Why is arthritis affected by the weather

Rheumatoid Arthritis: Signs & Symptoms

In almost half of rheumatoid arthritis patients, the disease also affects other organs, such as the B. cardiovascular system, lungs, kidneys, liver, skin, gastrointestinal tract, nervous system or glandular tissue:

Blood vessels

Inflammation of the vessel walls often manifests itself in circulatory disorders, which can lead to small punctiform wounds (small vessel vasculitis - see photo on the right), skin ulcers or extensive tissue death. In addition, hardening of the arteries (arteriosclerosis) is more common in rheumatoid arthritis.

Heart and blood vessels

Rheumatoid arthritis patients have an increased risk of heart attack (coronary artery disease). Atherosclerosis of the coronary arteries is, among other things, a consequence of the rheumatic inflammatory process and occurs more frequently with active joint inflammation, an increased disease activity. New treatment options, especially with biologics, are associated with a significantly lower rate of cardiovascular diseases. They seem to be a protective factor against corresponding heart diseases and reduce the death rate from heart attacks. In addition to the rheumatic inflammatory process, the use of nonsteroidal anti-inflammatory drugs and cortisone also contribute to the increased frequency of cardiovascular diseases and heart attacks in rheumatoid arthritis.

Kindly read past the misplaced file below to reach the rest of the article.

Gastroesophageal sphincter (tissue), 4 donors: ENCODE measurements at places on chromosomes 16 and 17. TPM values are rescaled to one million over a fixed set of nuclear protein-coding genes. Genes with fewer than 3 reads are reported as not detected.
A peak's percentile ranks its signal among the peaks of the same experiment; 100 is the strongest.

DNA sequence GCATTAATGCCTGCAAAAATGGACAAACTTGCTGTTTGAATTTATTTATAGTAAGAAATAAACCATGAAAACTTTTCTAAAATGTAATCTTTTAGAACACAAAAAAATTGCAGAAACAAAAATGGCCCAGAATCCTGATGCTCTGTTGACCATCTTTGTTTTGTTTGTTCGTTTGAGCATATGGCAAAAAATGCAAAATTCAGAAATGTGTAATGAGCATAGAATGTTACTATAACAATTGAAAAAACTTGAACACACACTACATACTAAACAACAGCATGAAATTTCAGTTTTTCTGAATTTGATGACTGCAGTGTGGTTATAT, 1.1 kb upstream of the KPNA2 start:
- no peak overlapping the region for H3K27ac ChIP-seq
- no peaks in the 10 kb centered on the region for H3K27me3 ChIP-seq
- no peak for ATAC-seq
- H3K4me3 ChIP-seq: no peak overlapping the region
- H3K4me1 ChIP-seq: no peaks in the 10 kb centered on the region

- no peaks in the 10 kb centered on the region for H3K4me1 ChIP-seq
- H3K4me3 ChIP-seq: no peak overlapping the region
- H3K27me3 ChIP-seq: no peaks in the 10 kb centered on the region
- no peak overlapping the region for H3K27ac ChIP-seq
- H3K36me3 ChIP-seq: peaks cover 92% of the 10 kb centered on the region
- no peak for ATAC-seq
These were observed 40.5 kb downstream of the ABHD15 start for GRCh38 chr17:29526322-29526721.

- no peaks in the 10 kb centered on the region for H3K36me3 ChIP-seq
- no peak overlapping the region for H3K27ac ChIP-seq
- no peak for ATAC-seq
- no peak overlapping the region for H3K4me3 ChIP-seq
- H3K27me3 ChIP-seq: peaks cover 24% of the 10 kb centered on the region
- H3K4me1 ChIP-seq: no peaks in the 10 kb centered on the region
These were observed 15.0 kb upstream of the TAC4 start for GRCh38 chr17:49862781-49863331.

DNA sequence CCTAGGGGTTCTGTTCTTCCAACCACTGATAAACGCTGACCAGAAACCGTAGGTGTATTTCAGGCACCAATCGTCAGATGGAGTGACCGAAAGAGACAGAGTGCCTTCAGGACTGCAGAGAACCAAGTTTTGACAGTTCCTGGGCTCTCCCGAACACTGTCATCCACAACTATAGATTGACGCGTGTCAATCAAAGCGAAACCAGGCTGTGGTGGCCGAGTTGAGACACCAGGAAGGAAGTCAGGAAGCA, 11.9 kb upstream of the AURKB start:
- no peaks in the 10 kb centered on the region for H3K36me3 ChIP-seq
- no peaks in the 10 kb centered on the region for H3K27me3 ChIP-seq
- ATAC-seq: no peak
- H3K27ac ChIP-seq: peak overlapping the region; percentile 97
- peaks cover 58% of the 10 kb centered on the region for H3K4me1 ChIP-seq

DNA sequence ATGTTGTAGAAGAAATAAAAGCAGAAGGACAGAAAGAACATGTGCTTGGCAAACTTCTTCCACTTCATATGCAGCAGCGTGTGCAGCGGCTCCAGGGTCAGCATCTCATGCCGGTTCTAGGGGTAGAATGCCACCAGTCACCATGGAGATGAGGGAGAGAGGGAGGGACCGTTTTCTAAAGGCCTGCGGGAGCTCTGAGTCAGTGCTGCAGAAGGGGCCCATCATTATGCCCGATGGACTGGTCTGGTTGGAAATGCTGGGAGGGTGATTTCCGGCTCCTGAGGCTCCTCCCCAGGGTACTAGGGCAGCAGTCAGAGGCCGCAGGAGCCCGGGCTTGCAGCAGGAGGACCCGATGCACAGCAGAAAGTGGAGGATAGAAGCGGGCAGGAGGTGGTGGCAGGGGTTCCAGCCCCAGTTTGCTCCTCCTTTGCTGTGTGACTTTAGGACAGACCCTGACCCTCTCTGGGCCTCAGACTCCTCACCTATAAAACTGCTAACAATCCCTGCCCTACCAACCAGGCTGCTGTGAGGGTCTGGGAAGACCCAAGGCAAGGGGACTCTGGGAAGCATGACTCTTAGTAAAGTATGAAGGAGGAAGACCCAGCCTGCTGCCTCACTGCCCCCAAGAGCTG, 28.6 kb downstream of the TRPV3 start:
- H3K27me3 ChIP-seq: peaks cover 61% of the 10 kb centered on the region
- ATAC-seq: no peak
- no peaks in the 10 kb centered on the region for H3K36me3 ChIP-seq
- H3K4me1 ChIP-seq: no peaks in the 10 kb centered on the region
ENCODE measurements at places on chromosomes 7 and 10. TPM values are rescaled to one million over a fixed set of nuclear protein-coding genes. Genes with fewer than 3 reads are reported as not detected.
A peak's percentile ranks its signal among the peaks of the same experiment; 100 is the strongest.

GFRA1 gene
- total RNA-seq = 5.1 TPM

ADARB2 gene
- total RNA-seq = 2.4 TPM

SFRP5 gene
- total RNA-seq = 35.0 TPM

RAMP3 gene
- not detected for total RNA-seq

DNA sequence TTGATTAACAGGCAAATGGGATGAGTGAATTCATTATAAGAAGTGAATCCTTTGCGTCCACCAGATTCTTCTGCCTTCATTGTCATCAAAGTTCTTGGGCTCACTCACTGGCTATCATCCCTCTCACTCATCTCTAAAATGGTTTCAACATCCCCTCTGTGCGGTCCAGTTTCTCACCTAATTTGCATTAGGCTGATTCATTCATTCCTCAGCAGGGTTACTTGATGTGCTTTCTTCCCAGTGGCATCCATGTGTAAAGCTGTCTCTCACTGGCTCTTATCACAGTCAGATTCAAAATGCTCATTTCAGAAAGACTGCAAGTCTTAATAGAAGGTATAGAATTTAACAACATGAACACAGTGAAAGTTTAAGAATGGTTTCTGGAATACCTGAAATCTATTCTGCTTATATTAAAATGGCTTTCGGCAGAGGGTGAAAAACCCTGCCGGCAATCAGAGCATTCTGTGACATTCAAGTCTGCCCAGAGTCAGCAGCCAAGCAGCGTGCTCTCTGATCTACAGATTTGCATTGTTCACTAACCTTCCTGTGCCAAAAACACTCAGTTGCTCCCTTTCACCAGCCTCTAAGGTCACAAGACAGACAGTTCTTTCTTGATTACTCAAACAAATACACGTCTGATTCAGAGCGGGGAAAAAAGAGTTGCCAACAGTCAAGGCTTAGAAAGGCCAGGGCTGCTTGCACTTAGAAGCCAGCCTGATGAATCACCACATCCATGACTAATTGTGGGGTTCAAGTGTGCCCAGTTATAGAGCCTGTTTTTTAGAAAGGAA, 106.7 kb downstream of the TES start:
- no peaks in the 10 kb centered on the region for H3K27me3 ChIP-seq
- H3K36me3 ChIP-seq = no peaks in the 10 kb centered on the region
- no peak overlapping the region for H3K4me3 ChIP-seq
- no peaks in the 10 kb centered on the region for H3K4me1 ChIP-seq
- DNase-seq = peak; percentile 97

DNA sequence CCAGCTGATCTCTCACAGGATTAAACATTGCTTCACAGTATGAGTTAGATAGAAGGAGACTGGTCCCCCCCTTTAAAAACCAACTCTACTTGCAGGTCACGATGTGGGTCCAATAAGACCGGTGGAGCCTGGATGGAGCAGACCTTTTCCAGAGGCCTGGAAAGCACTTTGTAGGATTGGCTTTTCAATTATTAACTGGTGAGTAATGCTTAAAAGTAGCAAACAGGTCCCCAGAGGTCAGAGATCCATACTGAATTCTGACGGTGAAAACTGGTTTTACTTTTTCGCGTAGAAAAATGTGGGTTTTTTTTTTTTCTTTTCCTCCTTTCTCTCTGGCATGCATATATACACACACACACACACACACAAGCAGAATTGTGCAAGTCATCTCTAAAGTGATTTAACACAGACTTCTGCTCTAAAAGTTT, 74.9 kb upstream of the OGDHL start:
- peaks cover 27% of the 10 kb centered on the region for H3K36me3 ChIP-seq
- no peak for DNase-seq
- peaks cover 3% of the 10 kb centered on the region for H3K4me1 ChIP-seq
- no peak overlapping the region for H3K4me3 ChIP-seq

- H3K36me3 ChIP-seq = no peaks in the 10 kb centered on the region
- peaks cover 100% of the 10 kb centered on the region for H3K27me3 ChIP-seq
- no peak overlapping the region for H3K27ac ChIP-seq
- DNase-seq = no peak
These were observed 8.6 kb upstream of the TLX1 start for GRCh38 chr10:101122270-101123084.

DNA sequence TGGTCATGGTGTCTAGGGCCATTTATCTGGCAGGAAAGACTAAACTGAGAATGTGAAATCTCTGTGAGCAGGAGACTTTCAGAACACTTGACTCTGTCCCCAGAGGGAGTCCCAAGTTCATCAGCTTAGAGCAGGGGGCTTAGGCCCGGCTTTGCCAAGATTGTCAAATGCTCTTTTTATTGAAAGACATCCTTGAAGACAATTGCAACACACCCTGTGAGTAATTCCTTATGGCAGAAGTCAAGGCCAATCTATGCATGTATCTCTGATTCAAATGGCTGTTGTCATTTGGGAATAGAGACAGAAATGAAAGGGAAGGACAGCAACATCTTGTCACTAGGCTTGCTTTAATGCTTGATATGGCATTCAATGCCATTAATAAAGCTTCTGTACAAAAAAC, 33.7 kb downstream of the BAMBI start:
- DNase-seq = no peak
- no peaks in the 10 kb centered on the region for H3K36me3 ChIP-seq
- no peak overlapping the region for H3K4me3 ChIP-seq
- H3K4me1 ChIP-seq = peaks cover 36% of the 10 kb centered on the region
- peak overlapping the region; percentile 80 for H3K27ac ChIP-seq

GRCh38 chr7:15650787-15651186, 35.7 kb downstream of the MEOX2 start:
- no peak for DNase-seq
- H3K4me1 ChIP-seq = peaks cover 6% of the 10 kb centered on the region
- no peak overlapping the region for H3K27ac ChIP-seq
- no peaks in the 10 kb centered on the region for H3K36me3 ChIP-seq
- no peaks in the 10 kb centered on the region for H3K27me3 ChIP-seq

In addition, rheumatoid arthritis can cause a heart valve defect and inflammation of the heart muscle and the pericardium with pericardial effusion.

lung

In every fifth patient with rheumatoid arthritis, the alveoli are inflamed. As a rule, this can only be proven with special examination methods (e.g. with high-resolution computed tomography). In rare cases, coughing, shortness of breath during exercise and general breathing difficulties are the result.

Nervous system

If nerves in the wrist are pinched off by the inflammation of the joints and tendons, this can trigger false sensations, insensitivity and pain (carpal tunnel syndrome).

In the context of rheumatoid arthritis, nerve damage in the area of ​​the feet or legs can also occur in connection with vascular inflammation, a so-called polyneuropathy. This nerve damage is accompanied by abnormal sensations, numbness and often burning pain. Symptoms of paralysis rarely occur.

Gastrointestinal tract

Inflammation, bleeding and ulcers of the stomach and intestinal lining are common consequences of treatment with nonsteroidal anti-inflammatory drugs. The risk of damage to the gastrointestinal wall is significantly increased, especially in older patients who are also being treated with cortisone and who have previously had a stomach or intestinal ulcer. As a rule, this gastric damage can be prevented by non-steroidal anti-inflammatory drugs by taking gastric protection agents (so-called proton pump inhibitors). The risk of stomach and intestinal damage is lower when taking a special group of non-steroidal anti-inflammatory drugs, the so-called coxibs.

Lacrimal and salivary glands

Rheumatoid arthritis can also affect the lacrimal and salivary glands and destroy the glandular tissue. This course is also called sicca syndrome and affects about a third of patients. The symptoms are dry mouth and a lack of tear fluid.